I would like to go back to school so that I can become economically independent, support myself, and if need be, support those dependent upon me. I want a wife who will work and send me to school. And while I am going to school I want a wife to take care of my children. I want a wife to keep track of the children’s doctor and dentist appointments. And to keep track of mine, too. I want a wife to make sure my children eat properly and are kept clean. I want a wife who will wash the children’s clothes and keep them mended. I want a wife who is a good nurturing attendant to my children, who arranges for their schooling, makes sure that they have an adequate social life with their peers, takes them to the park, the zoo, etc. I want a wife who takes care of the children when they are sick, a wife who arranges to be around when the children need special care, because, of course, I cannot miss classes at school. My wife must arrange to lose time at work and not lose the job. It may mean a small cut in my wife’s income from time to time, but I guess I can tolerate that. Needless to say, my wife will arrange and pay for the care of the children while my wife is working.

I want a wife who will take care of my physical needs. I want a wife who will keep my house clean. A wife who will pick up after my children, a wife who will pick up after me. I want a wife who will keep my clothes clean, ironed, mended, replaced when need be, and who  will see to it that my personal things are kept in their proper place so that I can find what I need the minute I need it. I want a wife who cooks the meals, a wife who is a good cook. I want a wife who will plan the menus, do the necessary grocery shopping, prepare the meals, serve them pleasantly, and then do the cleaning up while I do my studying. I want a wife who will care for me when I am sick and sympathize with my pain and loss of time from school. I want a wife to go along when our family takes a vacation so that someone can continue care for me and my when I need a rest and change of scene. I want a wife who will not bother me with rambling complaints about a wife’s duties. But I want a wife who will listen to me when I feel the need to explain a rather difficult point I have come across in my course of studies. And I want a wife who will type my papers for me when I have written them.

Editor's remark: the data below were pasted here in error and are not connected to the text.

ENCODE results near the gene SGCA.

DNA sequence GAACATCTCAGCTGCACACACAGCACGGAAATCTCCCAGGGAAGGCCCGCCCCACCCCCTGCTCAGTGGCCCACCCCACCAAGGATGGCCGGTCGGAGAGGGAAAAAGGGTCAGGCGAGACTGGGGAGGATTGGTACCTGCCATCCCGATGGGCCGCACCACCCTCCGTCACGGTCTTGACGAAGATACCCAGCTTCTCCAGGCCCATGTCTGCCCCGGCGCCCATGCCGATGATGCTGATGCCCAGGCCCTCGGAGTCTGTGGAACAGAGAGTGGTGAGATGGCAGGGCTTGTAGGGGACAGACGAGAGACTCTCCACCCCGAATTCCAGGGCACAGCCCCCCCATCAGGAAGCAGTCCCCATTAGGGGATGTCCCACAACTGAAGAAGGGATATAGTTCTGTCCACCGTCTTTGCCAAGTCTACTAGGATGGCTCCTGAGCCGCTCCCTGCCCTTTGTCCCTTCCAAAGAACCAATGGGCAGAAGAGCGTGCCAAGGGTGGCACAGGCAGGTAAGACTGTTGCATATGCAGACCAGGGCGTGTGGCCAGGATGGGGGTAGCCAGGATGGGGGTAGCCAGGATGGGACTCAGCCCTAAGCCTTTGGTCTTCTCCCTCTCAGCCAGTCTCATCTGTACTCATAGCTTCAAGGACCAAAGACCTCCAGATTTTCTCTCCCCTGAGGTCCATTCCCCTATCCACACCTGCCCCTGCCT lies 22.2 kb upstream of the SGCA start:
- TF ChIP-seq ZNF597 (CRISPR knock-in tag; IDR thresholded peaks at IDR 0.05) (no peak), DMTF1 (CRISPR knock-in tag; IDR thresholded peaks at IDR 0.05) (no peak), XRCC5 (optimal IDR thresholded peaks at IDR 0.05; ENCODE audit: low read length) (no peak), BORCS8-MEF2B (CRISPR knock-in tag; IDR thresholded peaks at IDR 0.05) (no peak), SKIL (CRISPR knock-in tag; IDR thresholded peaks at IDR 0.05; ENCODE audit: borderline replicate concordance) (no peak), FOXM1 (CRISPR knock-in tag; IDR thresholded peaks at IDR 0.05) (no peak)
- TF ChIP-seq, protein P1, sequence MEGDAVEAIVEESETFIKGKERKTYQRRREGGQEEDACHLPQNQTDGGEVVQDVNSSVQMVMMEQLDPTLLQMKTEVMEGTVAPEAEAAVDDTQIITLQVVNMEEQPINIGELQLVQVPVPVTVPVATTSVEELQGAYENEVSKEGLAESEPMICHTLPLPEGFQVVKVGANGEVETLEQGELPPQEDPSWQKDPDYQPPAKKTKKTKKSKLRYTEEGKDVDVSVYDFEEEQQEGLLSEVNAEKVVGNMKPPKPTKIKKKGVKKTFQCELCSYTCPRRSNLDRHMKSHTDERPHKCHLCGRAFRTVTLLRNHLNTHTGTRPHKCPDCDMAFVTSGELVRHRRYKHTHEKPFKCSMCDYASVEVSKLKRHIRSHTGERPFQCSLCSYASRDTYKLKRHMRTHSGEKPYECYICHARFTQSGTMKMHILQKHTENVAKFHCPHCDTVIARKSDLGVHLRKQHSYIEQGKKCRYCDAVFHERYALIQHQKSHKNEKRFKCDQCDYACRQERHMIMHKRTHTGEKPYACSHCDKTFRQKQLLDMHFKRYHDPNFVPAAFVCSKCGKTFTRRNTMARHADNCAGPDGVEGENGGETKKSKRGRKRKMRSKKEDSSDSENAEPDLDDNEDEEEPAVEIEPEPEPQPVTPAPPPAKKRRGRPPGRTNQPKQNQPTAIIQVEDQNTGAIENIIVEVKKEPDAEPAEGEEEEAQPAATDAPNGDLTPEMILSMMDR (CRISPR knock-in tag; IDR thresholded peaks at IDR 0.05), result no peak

I want a wife who will take care of the details of my social life. When my wife and I are invited out by my friends, I want a wife who take care of the baby-sitting arrangements. When I meet people at school that I like and want to entertain, I want a wife who will have the house clean, will prepare a special meal, serve it to me and my friends, and not interrupt when I talk about things that interest me and my friends. I want a wife who will have arranged that the children are fed and ready for bed before my guests arrive so that the children do not bother us. I want a wife who takes care of the needs of my quests so that they feel comfortable, who makes sure that they have an ashtray, that they are passed the hors d’oeuvres, that they are offered a second helping of the food, that their wine glasses are replenished when necessary, that their coffee is served to them as they like it. And I want a wife who knows that sometimes I need a night out by myself.

I want a wife who is sensitive to my sexual needs, a wife who makes love passionately and eagerly when I feel like it, a wife who makes sure that I am satisfied. And, of course, I want a wife who will not demand sexual attention when I am not in the mood for it. I want a wife who assumes the complete responsibility for birth control, because I do not want more children. I want a wife who will remain sexually faithful to me so that I do not have to clutter up my intellectual life with jealousies. And I want a wife who understands that my sexual needs may entail more than strict adherence to monogamy. I must, after all, be able to relate to people as fully as possible.